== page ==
News from the Votemaster
In the unlikely event you missed the news, Mitt Romney has dropped out of the race saying it was for the good of the party and his dropping out would help fight terrorism. Literally he said: "Frankly, in this time of war, I simpy cannot let my campaign be a part of aiding the surrender to terror." English translation: I spent $35 million of my own money on this campaign and all I got was 286 lousy delegates. That's $122,000 per delegate. If that wacko from Arkansas hadn't run, I might have won this and then the terrorists would be quaking in their camel-hide boots." This is why people have such low respect for politicians: they lie all the time. He's not dropping out for the sake of the country. He's dropping out because he lost. Seems pretty clear.
Now the big three Republicans are John McCain, Mike Huckabee (for the moment), and Ron Paul. There is also a small Republican, Alan Keyes. Huckabee needs a job and wants to be McCain's Veep and he has to make a choice now. He could drop out quickly to ease McCain's path or he could continue for a while to demonstrate his vote-getting ability to McCain. If Huckabee drops out but Ron Paul stays in, it is likely that Paul will actually win a substantial number of delegates since the anti-McCain forces will have no where else to go. Paul doesn't have to drop out; he has raised tons of money. Besides, in many ways, Paul is really the conservatives' dream candidate. After all, he is strongly against abortion (which might have been expected from him--a former gynecologist). But better yet, he doesn't just want to cut taxes, he wants to abolish the federal income tax altogether, a position McCain will certainly never endorse. A McCain-Paul race would also give Paul a lot of publicity, something he clearly enjoys.
Not all Republicans are pleased now that the party has nominated the only person potentially capable of beating Hillary Clinton. Here is what Ann Coulter, a well-known conservative writer and speaker, had to say. At first blush, she does not appear to be a happy camper.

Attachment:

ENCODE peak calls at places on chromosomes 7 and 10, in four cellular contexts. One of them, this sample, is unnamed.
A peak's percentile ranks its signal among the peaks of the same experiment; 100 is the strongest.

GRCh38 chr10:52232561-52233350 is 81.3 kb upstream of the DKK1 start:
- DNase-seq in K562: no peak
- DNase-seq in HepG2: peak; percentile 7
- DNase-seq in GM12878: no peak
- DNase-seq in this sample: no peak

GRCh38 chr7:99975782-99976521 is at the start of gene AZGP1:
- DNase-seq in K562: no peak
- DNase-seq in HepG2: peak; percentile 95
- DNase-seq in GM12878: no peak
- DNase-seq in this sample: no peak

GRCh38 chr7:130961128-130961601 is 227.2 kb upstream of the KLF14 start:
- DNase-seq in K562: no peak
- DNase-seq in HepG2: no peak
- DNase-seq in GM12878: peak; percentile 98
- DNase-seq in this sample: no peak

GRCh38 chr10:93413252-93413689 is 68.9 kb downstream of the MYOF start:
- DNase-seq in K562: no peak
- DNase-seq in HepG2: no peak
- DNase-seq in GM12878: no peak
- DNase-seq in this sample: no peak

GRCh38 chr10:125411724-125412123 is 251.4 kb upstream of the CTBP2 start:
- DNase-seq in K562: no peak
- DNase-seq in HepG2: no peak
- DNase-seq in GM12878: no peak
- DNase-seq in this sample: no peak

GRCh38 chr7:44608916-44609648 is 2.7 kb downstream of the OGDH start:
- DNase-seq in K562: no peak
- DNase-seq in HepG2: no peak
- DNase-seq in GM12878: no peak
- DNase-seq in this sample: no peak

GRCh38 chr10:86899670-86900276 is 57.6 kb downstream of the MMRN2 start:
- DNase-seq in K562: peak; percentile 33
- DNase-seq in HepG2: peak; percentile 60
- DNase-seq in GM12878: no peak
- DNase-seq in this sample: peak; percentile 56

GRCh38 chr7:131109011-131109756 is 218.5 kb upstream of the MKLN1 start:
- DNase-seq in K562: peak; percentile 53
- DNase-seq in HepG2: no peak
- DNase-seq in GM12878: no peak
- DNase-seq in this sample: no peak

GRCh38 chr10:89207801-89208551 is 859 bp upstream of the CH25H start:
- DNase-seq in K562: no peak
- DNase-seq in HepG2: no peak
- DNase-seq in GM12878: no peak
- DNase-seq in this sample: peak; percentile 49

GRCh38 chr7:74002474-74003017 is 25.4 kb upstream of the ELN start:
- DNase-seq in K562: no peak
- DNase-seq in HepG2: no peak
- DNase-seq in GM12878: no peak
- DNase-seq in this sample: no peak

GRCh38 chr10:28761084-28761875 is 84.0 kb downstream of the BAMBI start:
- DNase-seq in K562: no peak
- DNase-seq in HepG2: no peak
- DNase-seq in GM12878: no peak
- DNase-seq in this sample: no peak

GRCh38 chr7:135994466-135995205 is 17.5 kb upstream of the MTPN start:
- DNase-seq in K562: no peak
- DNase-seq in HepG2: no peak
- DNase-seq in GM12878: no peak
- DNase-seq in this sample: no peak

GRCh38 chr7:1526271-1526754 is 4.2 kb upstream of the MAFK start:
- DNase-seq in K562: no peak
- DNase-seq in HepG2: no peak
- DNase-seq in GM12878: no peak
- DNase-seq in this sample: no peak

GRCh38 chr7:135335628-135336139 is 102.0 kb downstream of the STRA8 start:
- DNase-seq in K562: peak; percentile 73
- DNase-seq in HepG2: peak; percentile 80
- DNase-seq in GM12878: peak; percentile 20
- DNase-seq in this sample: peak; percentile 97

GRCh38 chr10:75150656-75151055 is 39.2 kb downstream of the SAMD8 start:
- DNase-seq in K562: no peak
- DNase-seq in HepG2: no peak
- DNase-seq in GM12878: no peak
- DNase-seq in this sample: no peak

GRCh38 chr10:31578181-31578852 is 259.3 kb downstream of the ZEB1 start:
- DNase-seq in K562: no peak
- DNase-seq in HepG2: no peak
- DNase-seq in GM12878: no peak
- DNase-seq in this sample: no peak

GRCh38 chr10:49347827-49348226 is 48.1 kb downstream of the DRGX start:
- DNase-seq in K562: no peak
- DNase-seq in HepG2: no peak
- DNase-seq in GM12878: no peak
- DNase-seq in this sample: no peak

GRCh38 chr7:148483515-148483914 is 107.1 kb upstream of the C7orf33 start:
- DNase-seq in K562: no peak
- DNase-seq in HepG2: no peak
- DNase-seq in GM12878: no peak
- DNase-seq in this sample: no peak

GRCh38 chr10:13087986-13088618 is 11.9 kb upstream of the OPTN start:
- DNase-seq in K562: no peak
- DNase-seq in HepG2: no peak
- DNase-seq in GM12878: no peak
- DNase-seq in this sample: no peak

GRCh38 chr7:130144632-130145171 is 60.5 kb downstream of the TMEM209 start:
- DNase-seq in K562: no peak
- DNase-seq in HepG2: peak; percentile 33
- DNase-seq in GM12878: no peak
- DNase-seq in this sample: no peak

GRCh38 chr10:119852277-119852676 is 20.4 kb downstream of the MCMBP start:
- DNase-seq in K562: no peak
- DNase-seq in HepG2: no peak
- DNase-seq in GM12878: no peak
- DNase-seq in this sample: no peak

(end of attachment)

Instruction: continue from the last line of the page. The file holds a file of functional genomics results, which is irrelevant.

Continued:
On the Democratic side, it will almost assuredly go on until Denver, barring some catastrophe. The math, as reported by Paul Kane on Political Wire is this. There are 3,253 pledged delegates. About 55% have already been selected, with Hillary Clinton and Barack Obama each getting about half. There are about 1400 pledged delegates left. To win the nomination based on pledged delegates, one of the candidates will have to get about 1100 of them. Given the proportional representation used in the Democratic primaries and caucuses, that seems virtually impossible. Thus the PLEOs are likely to decide the nomination, possibly after a huge food fight in the credentials committee about seating the Florida and Michigan delegations. Clinton will want them seated (since they are largely pro Clinton). Obama might be willing to allow them in the hall, but only as nonvoting observers.
Colleen Shannon is making wonderful animated maps again. Click on "Animated maps" on the menu above and watch the election come alive. Thanks Colleen.
This election has been very informative. We have learned things from many candidates, as follows.
From John McCain: Actually having principles and sticking by them even when some people in your party don't like them is a good thing. Voters like candidates they believe are telling the truth, even when they don't like everything they are saying. Authenticity counts for more than policy papers. McCain may be "older than dirt and have more scars than Frankenstein" (his own words), but What You See Is What You Get. People like that.
From Rudy Giuliani: You can't skip Iowa, New Hampshire, Nevada, and South Carolina and expect to be teleported into the White House. These early contests are no fun. You have to slog through the snow (well, maybe not in South Carolina) and meet all the voters personally. They take their roles seriously. Also, if you have opposed your party's core principles all your life, probably you have no chance no matter how many pairs of snow boots you wear out.